Most of the TT haters like to believe that the whole saga began with TT not wanting Favre back. It really began when Favre wanted TT to sign Randy Moss and TT passed. Then after the team was one duck pass away from the Super Bowl without Moss, TT passed again on Moss. Favre impulsively decided to retire, a move he clearly regretted as soon as he made it. Whether or not Favre was right about Moss, it was NOT his place to expect a voice in personal matters. Sherman started an unwise trend of letting Brett run the place. Teams cannot let players have personnel control or all hell will break loose. I think the old saying goes, “You cannot let the inmates run the asylum.” TT needed to stop that trend so he put his foot down and Favre took his ball and went home.
This particular Favre circus has nothing to do with Ted Thompson though. Many of Favre’s worshippers, brainwashed by the BFM, think Favre going to the Vikings is TT’s worst nightmare. It’s not. TT has his own team to worry about. However, I do believe this could be TT’s redemption. I read a blog today that compared TT to Osama bin Laden. Are you fucking kidding me? One orchestrated the worst terrorist attack in United States history that left thousands dead and a country forever changed. The other is a general manager for a professional sports team. Professional sports are in the entertainment business. Please, if you’re going to hate on TT, be smart about it. Come at me with an intelligent discussion. Do not let your love of Brett Favre feed your hatred of TT. TT made a business decision. A tough decision. An unpopular decision. But the right decision for the growth and future of the Green Bay Packers. As a PACKERS fan, that is what I expect the general manager to do. He made the impossible decision to let Brett leave, but it was the correct one. The Packers are now set at quarterback for 10 years rather than clinging for a few years to the battered right arm of a rapidly aging Hall of Fame quarterback.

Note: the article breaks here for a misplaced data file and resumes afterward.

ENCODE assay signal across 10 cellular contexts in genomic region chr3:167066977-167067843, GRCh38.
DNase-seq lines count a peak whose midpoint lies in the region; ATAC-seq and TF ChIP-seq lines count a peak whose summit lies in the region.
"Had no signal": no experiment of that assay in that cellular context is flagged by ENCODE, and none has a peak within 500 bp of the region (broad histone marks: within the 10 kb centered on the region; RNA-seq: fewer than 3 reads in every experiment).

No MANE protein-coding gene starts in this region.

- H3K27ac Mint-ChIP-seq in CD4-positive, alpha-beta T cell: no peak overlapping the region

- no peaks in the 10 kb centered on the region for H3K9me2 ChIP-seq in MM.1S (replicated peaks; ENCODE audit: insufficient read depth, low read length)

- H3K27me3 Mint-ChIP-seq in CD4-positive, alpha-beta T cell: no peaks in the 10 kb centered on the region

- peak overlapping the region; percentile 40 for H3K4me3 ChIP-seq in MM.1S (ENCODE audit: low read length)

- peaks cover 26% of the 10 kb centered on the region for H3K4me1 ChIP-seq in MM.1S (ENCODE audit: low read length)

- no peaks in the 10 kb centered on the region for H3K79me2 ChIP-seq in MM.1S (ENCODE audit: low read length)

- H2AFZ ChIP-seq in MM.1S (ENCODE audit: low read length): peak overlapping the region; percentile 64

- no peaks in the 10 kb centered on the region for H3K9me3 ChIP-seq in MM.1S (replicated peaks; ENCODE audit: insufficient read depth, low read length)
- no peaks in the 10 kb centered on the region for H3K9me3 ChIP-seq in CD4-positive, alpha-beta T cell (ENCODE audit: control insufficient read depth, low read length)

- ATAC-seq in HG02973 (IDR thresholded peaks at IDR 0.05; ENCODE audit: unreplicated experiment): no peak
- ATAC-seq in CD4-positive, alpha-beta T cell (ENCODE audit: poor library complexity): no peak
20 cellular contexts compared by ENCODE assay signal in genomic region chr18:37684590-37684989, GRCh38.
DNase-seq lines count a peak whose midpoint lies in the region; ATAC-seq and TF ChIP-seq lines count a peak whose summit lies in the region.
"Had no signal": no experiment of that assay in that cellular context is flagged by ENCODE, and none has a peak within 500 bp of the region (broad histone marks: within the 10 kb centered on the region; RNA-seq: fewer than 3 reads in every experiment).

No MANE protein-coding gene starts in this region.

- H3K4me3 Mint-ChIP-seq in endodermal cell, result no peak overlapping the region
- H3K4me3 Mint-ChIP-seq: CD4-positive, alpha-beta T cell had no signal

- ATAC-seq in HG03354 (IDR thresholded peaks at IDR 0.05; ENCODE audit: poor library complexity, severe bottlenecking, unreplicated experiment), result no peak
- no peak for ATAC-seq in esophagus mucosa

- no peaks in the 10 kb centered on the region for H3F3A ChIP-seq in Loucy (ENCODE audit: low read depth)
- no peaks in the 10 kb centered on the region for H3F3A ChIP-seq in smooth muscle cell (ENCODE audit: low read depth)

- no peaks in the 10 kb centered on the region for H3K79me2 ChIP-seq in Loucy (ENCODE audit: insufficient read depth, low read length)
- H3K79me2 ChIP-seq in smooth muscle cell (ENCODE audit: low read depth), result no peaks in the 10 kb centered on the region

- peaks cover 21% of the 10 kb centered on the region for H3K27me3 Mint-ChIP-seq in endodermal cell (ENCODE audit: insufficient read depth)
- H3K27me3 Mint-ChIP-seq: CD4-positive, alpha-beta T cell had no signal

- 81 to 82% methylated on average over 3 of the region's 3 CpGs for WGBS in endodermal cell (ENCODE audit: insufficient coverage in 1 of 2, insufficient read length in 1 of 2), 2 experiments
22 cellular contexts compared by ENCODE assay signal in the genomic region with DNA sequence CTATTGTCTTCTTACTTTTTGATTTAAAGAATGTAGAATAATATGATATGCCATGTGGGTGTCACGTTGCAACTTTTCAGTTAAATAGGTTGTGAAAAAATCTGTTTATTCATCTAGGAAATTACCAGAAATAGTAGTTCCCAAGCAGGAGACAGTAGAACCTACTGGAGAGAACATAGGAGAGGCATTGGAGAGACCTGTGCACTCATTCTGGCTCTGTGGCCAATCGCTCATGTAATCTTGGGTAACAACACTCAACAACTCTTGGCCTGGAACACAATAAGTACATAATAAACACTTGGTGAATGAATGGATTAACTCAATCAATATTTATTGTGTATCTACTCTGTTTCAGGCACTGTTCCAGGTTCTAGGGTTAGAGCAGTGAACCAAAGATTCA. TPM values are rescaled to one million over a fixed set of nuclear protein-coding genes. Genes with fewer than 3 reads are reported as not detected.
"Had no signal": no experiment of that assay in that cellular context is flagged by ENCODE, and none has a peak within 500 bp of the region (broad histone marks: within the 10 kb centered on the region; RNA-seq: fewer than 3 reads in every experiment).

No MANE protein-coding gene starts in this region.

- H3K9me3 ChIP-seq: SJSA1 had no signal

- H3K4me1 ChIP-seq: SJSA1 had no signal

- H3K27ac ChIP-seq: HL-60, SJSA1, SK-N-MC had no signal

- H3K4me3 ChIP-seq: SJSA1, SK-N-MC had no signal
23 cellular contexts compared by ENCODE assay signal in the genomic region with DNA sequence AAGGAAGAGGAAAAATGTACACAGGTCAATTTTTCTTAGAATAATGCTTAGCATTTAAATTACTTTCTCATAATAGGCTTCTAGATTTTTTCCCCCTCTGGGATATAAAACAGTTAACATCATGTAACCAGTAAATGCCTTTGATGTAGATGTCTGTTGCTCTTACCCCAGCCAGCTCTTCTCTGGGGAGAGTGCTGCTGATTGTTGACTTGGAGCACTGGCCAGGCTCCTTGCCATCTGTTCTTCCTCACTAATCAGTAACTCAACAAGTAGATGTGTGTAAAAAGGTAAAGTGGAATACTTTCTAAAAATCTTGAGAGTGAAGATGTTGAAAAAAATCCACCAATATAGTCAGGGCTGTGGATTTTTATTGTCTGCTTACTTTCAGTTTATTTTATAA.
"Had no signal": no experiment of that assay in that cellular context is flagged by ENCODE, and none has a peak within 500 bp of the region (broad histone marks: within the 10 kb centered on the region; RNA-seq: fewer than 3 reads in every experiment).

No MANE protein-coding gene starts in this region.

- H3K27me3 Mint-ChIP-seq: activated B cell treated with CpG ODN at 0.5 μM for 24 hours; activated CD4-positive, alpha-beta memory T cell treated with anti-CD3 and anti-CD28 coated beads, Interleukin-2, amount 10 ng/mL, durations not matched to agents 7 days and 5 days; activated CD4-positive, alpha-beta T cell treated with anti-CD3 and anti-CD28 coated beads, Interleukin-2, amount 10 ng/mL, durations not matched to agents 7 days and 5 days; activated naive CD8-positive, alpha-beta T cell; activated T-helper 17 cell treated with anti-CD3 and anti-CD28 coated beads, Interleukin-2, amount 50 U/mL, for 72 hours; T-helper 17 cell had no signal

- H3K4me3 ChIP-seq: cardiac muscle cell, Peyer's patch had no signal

I’ve got the season tickets ready to go for November 1st. Oh, he will get booed at Lambeau. To think otherwise would be as delusional as Favre thinking this does not hurt his legacy with Packer fans. I am torn. To boo or not to boo. It’s hard to remember all the great memories with a knife in my back. The Brett Favre saga could be comical, if it was not becoming a pathetic ending to what once was an admired, honored career.
Do I wish Favre was still in the Green and Gold? Yes. But I am a PACKER fan first. I always will be. I cheered for Dickey and Majkowski before Favre and I will cheer for Rodgers and his successors after Favre.
On a side note, Brett’s returned has helped my bottom line. The only way to purchase Packers tickets for the Rams game in St. Louis, directly from the Rams ticket office, was to purchase tickets to another game. I choose the Vikings at Rams game. And with Brett Favre coming back, not only will I be able to sell those tickets and recoup the face value, I will be able to sell them for twice as much and pay for the Packers tickets too. Boom! I now have free tickets to see the Packers in St. Louis. So I have that going for me, which is nice.
I’ll leave you all with a simple, but powerful quote. It came from Aaron Kampman after he was asked about Favre signing with the rival Vikings. “The red jersey will be off.” Yes. Yes, it will. Go get ‘em, guys!